WEDNESDAY, Sept. 27, 2017 (HealthDay News) — Fewer than half of patients prescribed PCSK9 inhibitors (PCSK9i) receive approval, and only about 30 percent ever receive therapy, according to a study published online Sept. 27 in JAMA Cardiology.
Ann Marie Navar, M.D., Ph.D., from the Duke Clinical Research Institute in Durham, North Carolina, and colleagues examined access to PCSK9i using pharmacy transaction data for 45,029 patients who were newly prescribed PCSK9i in the United States from Aug. 1, 2015, to July 31, 2016.
The researchers found that 20.8 percent of patients given a prescription received approval on the first day and that 47.2 percent ever received approval. Of those who received approval, 65.3 percent filled the prescription; overall, therapy was received by 30.9 percent of those prescribed PCSK9i. Patients who were older, male, and had atherosclerotic cardiovascular disease were more likely to be approved after adjustment; there was no variation in approval rates by patient low-density lipoprotein cholesterol level or statin use. Having government versus commercial insurance and filling at a specialty versus retail pharmacy correlated with drug approval (odds ratios, 3.3 and 1.96). Among the top 10 largest pharmacy benefit managers, approval rates varied nearly threefold. Prescription abandonment correlated with copay costs (C-statistic, 0.86); abandonment rates varied from 7.5 to >75 percent for those with $0 to >$350 copays.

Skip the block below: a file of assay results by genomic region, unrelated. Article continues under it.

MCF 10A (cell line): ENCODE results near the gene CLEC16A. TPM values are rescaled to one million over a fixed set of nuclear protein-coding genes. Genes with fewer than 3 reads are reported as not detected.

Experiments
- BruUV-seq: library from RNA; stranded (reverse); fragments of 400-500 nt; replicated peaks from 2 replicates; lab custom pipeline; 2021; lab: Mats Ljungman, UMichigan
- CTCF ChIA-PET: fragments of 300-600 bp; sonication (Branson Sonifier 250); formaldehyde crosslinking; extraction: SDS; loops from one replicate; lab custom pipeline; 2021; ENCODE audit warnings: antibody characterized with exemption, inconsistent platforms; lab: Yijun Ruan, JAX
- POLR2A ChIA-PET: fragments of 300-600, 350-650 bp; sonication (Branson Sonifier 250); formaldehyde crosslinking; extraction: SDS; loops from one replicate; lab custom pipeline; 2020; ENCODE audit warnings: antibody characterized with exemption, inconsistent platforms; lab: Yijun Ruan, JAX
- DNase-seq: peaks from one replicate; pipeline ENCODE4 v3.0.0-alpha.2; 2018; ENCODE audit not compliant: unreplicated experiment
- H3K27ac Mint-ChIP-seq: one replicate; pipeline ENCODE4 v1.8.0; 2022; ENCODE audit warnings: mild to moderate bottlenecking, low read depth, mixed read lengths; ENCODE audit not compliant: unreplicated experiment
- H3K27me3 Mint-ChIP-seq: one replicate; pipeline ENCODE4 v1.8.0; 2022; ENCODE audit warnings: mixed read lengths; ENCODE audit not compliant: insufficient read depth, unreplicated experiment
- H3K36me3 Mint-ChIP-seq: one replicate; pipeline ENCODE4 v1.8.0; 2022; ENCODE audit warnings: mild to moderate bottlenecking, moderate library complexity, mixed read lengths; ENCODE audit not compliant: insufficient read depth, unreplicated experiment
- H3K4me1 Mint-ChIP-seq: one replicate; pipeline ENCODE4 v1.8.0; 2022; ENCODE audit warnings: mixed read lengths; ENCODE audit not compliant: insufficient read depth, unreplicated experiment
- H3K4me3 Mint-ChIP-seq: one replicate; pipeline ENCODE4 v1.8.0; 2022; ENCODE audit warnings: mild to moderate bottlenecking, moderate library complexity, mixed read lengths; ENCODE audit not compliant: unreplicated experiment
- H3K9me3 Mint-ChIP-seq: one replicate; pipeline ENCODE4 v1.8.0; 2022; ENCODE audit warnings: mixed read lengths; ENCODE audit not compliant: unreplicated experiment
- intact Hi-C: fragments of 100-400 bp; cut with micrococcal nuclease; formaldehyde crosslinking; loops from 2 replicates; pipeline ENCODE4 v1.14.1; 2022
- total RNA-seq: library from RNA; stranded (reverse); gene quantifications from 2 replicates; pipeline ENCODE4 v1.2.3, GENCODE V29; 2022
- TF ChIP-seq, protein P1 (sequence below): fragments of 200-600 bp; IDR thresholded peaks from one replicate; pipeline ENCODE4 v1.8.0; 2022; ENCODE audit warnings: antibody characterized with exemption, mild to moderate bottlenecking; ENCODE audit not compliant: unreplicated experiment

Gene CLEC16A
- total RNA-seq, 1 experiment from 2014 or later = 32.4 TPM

“In the first year of availability, only half of patients prescribed a PCSK9i received approval, and one-third of approved prescriptions were never filled owing to copay,” the authors write.
Several authors disclosed financial ties to pharmaceutical companies, including Amgen Inc., which funded the study.
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